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Non-Prog Concert Reviews

Ringo Starr

Live in Los Angeles, August, 2008

Review by Michael Bader

Critics refer to him as the “luckiest man in the world.” Most fans fondly call him “a Beatle,” but Ringo Starr is the rhythmic backbone of one of the greatest bands ever and he has played the role of diplomat for several decades now.

History shows that the Beatles dealings with the media dramatically improved once the fab four replaced Pete Best with Richard Starkey behind the set. He was a natural with the media, funny, fluid, light hearted and down to earth. To this day, interviews with Ringo Starr are more like chatting with an old friend than sitting with one of the most influential talents in rock n’ roll.

For the past 20 years, Starr has united some of the greatest musical talents for concert tours which reminisce of the 50’s & 60’s musical showcases that traveled the States. His All-Starr Bands have included notable musicians with long standing backgrounds in rock music.

The best lineup of music and musicians for the All-Starr band occurred in 1995 when Starr’s son, Zak Starkey, John Entwistle both members of the Who, Felix Cavaliere of the Rascals, Mark Farner of Grand Funk Railroad fame, journeymen keyboardist Billy Preston & journeyman sax Mark Rivera and Randy Bachman of BTO fame filled the stage.  In 1999, the All-Starr lineup contained Gary Brooker of Procol Harum, Jack Bruce of Cream, journeyman sax player Timmy Cappello, Simon Kirke of Bad Company and Todd Rundgren of Utopia.  In 2001, it was Greg Lake of King Crimson/ELP, Roger Hodgson of Supertramp, Ian Hunter of Mott the Hoople, keyboardist Howard Jones and Mark Rivera set the stage.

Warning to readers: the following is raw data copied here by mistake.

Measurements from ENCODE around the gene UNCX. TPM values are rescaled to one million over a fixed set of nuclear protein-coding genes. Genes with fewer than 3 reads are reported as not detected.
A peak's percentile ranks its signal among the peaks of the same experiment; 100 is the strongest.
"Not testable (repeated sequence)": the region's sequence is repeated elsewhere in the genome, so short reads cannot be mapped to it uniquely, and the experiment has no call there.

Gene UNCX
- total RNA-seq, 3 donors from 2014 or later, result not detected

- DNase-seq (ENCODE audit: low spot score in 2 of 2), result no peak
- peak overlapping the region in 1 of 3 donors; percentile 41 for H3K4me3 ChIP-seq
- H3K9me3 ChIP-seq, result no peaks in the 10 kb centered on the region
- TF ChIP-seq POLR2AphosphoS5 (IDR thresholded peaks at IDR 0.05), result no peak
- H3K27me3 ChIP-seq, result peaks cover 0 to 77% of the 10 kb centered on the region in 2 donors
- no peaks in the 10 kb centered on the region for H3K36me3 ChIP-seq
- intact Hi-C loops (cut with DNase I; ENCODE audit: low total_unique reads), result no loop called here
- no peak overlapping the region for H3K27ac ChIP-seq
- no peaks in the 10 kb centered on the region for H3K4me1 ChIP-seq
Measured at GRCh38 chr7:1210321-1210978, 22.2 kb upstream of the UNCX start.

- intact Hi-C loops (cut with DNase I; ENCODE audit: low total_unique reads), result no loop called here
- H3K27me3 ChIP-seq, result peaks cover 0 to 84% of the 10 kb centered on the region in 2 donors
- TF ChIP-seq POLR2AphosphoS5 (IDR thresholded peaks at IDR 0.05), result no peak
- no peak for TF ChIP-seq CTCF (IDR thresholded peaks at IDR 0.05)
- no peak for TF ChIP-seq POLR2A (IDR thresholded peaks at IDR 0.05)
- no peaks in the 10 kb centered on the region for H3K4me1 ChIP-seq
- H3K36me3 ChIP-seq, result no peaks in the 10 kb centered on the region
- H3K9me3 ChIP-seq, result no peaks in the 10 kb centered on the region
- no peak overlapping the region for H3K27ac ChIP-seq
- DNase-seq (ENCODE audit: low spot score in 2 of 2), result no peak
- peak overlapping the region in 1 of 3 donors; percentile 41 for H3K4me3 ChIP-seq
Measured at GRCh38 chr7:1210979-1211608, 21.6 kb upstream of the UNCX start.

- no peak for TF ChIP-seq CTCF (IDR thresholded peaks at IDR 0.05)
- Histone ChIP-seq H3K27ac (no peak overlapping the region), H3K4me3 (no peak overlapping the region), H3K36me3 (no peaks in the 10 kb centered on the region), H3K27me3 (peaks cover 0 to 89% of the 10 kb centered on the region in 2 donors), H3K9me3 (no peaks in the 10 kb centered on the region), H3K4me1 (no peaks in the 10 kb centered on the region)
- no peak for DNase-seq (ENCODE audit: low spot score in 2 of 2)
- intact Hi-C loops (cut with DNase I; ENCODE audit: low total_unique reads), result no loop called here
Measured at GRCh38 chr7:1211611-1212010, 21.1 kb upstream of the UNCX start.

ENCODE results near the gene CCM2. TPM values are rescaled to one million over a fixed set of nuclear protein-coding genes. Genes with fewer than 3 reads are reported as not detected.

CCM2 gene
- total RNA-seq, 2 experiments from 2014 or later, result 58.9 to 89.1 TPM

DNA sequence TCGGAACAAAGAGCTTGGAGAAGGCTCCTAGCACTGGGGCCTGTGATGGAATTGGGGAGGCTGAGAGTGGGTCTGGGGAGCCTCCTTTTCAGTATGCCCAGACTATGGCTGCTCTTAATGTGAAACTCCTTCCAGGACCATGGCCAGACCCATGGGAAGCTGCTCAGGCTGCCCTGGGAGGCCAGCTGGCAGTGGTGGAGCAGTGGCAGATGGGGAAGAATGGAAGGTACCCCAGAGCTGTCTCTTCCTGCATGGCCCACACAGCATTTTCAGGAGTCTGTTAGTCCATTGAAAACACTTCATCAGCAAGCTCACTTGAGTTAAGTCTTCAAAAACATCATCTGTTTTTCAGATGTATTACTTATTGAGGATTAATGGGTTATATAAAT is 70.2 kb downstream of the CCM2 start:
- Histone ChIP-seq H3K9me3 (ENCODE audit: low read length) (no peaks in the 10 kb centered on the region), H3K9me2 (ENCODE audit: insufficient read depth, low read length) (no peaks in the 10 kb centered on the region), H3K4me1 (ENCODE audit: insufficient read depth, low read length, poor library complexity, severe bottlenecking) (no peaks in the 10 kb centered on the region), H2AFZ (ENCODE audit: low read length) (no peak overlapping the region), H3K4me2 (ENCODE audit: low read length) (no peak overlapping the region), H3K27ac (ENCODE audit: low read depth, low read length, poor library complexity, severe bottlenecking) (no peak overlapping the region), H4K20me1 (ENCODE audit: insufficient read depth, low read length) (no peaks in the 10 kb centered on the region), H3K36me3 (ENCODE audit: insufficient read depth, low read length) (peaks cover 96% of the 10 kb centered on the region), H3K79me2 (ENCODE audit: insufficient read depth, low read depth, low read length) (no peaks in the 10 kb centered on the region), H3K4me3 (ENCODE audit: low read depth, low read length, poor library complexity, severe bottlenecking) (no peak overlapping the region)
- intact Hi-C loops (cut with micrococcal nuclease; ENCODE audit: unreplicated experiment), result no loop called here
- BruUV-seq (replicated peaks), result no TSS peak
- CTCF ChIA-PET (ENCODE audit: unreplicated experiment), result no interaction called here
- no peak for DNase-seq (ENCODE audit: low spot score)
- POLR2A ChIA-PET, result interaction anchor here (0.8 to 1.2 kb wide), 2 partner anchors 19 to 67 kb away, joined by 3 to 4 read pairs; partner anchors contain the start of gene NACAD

On August 2, 2008, Ringo’s 2008 road show line-up rolled into Los Angeles for the final stop of their North American tour. Rest assured that Starr’s performance and song selections showed great heart and much soul this time around. This year’s line-up included Colin Hay on guitar, Hamish Stuart on bass & horns, Billy Squier on guitar, Gary Wright on keyboards and Edgar Winter on keyboards/sax.

Colin Hay played guitar and performed his Men at Work classics “Who Can It Be Now” and “Land Down Under.” Gary Wright of Spooky Tooth fame performed “My Love is Alive” and the title track from his Dreamweaver album.

Unfamiliar with Hamish Stuart, we find his resume includes work with Smokey Robinson, Aretha Franklin, Diana Ross, Paul McCartney, George Benson and David Sanborn after his membership with Average White Band came to an end in 1982. That explains why “Pick up the Pieces” and the Isley Brothers “Work to Do” found their way into this plethora of music.


Billy Squier’s and Edgar Winter’s careers needs little introduction as “Lonely is the Night,” “The Stroke,” “Free Ride” and “Frankenstein” were obvious pieces included in the set list. It was sad to watch Winter struggle with his equipment during the keyboard solos in “Free Ride” and “Frankenstein.” Gary Wright stepped up to fill the keyboard solo during the equipment failure during “Frankenstein” and Winter switched to sax during “Free Ride.” Winter did provide outstanding saxophone solos throughout the evening, especially during Squier’s “Lonely” and AWB’s “Pieces.”